In order to slow the advance of coronavirus, the U.S. Centers for Disease Control and Prevention recommends no gatherings of 50 or more take place at least until May. And because polling places can be crowded, several states, including Ohio, Louisiana, and Georgia, have postponed their presidential primaries.
But with coronavirus expected to persist in the U.S. for many months to come, what will states do when it’s time to vote again — in the summer and in November?
One possible solution: nationwide vote-by-mail. Although setting that up would be a challenge. Only five states have voting entirely by mail: Colorado, Hawaii, Oregon, Washington and Utah. For other states, including Minnesota, it may be possible to build out the infrastructure needed for a massive vote-by-mail program. But it’s going to be difficult, especially without substantial federal support.
Enter the Natural Disaster and Emergency Ballot Act, sponsored by Sens. Amy Klobuchar and Ron Wyden, Democrat of Oregon. The bill would ensure that all states have 20 days of early voting in person and no-excuse absentee vote by mail; guarantee all voter registrations submitted by mail and online, up until 21 days prior to election day, are valid; and provide all voters with the ability to request absentee ballots online up until five days before election day. To address concerns that polls are staffed with primarily older poll workers, it would require states to establish an initiative to recruit poll workers from high schools and colleges, as well as from state and local government offices.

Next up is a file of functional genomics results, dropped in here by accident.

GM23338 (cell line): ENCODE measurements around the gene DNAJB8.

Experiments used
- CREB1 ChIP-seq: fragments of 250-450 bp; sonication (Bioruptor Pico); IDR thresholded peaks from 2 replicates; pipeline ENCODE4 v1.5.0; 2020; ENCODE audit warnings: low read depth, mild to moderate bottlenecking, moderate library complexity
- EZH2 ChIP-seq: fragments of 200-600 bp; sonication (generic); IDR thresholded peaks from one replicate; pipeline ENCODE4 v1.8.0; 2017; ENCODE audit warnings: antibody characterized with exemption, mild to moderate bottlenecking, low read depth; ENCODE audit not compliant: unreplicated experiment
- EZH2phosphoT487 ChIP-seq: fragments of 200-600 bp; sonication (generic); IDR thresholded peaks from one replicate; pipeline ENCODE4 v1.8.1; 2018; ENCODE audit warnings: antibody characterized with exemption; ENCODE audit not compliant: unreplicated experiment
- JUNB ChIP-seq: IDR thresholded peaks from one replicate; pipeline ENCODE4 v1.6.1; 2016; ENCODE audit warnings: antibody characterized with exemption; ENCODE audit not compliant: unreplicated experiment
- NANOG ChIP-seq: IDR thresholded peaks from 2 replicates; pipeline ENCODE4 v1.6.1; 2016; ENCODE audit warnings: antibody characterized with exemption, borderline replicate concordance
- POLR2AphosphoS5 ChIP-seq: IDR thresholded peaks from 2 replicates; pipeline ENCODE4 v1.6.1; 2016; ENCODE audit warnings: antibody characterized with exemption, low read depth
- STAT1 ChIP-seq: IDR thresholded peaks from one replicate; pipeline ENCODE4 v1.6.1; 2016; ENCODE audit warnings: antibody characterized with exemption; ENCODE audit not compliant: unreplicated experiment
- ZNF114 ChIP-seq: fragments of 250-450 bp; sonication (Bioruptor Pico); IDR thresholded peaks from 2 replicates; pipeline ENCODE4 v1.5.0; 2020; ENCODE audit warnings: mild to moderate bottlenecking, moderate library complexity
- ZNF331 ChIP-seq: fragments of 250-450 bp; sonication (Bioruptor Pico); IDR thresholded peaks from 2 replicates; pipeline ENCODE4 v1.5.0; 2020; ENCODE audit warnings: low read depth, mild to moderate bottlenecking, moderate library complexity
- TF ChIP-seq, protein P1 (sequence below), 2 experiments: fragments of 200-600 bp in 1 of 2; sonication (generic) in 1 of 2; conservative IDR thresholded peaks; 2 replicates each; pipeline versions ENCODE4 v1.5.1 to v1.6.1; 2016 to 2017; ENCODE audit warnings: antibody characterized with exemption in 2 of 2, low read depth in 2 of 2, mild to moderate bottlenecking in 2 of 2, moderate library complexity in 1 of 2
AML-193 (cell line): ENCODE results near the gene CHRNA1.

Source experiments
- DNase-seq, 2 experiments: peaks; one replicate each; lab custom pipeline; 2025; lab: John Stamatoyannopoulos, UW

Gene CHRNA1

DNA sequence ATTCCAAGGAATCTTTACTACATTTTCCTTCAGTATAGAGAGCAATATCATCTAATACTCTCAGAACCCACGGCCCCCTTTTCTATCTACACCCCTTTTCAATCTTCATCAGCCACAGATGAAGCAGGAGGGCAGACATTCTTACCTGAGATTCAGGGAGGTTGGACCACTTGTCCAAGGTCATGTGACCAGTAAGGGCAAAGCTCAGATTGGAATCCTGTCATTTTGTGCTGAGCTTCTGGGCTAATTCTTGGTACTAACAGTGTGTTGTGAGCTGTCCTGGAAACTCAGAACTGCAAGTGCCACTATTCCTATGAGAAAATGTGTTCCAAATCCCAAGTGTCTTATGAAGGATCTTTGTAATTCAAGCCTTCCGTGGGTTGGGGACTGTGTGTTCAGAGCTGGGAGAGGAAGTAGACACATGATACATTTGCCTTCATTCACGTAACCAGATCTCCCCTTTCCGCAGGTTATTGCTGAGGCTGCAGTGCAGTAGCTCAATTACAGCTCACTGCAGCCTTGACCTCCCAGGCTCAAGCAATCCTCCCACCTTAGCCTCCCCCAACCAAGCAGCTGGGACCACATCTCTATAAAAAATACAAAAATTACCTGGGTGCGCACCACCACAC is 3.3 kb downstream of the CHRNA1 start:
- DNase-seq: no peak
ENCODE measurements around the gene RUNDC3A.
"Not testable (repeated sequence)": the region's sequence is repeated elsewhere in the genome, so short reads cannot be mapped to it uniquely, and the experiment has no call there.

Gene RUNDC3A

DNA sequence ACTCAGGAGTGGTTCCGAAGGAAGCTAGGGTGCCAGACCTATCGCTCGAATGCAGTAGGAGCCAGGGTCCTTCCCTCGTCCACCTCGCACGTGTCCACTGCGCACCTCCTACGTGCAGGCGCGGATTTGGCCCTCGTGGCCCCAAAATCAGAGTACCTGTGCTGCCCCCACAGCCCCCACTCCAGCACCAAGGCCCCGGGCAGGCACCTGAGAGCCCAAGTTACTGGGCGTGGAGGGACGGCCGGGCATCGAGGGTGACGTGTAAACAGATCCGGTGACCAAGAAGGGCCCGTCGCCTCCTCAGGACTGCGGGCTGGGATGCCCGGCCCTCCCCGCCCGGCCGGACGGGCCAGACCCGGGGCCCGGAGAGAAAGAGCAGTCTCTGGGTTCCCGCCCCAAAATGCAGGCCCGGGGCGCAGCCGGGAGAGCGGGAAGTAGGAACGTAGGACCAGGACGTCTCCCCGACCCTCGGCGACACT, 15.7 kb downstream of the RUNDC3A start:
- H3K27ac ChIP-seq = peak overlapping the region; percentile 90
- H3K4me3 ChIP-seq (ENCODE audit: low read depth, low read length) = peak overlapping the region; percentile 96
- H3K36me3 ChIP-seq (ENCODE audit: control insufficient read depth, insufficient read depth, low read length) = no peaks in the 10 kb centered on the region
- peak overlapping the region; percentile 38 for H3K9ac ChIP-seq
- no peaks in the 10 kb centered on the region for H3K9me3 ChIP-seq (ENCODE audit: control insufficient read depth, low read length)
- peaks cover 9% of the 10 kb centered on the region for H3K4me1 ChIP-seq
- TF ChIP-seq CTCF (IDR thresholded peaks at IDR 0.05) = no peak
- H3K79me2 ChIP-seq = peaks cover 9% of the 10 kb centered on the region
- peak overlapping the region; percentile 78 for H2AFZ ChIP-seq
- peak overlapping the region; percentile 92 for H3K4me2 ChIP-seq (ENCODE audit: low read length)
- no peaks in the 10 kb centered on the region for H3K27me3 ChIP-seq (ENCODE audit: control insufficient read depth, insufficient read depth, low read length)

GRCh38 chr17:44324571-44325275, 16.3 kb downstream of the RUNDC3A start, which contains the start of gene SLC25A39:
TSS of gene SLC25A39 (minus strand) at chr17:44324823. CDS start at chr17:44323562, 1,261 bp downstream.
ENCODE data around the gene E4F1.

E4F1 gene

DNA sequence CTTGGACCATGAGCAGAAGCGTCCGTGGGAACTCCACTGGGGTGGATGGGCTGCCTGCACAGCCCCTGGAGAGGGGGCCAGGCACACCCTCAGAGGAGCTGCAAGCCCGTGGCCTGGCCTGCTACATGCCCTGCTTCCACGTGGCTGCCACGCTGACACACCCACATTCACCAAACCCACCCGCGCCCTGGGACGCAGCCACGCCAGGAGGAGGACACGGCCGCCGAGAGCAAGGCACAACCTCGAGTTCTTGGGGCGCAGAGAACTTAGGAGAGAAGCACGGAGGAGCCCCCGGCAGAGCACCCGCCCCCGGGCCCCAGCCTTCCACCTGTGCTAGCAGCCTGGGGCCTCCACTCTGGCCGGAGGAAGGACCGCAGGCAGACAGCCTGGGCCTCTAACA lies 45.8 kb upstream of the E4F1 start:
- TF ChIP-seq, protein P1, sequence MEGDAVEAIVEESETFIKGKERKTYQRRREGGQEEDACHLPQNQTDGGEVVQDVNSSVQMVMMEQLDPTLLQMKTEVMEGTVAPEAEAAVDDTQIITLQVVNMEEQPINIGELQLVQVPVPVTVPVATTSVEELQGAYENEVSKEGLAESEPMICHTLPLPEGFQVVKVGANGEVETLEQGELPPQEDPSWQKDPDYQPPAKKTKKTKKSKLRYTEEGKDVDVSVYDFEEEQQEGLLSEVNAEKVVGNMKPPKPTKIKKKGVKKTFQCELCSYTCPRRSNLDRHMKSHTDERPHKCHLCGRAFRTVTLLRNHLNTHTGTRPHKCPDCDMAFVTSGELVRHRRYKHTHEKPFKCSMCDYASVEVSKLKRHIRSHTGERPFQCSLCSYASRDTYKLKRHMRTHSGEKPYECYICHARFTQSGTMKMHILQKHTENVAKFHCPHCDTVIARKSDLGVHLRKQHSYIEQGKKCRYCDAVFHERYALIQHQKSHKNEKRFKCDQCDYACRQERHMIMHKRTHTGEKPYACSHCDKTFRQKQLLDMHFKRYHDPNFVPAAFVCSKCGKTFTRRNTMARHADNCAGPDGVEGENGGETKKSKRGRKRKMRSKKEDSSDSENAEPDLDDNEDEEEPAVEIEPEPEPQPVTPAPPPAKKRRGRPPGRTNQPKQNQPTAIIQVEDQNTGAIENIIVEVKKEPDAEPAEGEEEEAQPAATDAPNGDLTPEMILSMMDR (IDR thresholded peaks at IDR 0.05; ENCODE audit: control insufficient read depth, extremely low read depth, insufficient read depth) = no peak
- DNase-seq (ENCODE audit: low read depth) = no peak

The federal government would pay for all of this. Though the bill currently provides no specific dollar amount on cost, it would authorize the federal government to reimburse states for implementing the act, including for absentee ballots, postage, and the development of secure remote ballot marketing.
The bill is cosponsored by about half of the Democratic caucusing members in the Senate (including Sen. Tina Smith). But Republicans, led by Senate Majority Leader Mitch McConnell, are not sold on the bill.
The coronavirus spending package
In a report issued earlier this month, voting rights advocates at the Brennan Center for Justice at New York University said the implementation of efforts to keep elections effective and safe during the coronavirus pandemic would cost about $2 billion dollars.
House Speaker Nancy Pelosi (D-CA) proposed that amount of funding should be included in the Senate’s $2 trillion dollar coronavirus relief package. Pelosi’s suggested version of the elections bill would have some similar provisions to Klobuchar’s bill.
In the Senate, Wyden and Klobuchar also advocated for the $2 billion. “Getting mail in ballots out has never been just in the purview of Democratic Secretary of States or Democratic States,” Klobuchar said. “There are blue states and red states and purple states that have greatly used mail in ballots. And given what we’ve heard from the Secretary of States, I think that this is one where we’ll be able to get the funding.”
But Pelosi’s proposal never made it into the final bill. It was cut in favor of a $400 million to expand vote by mail, expand early voting and online registration.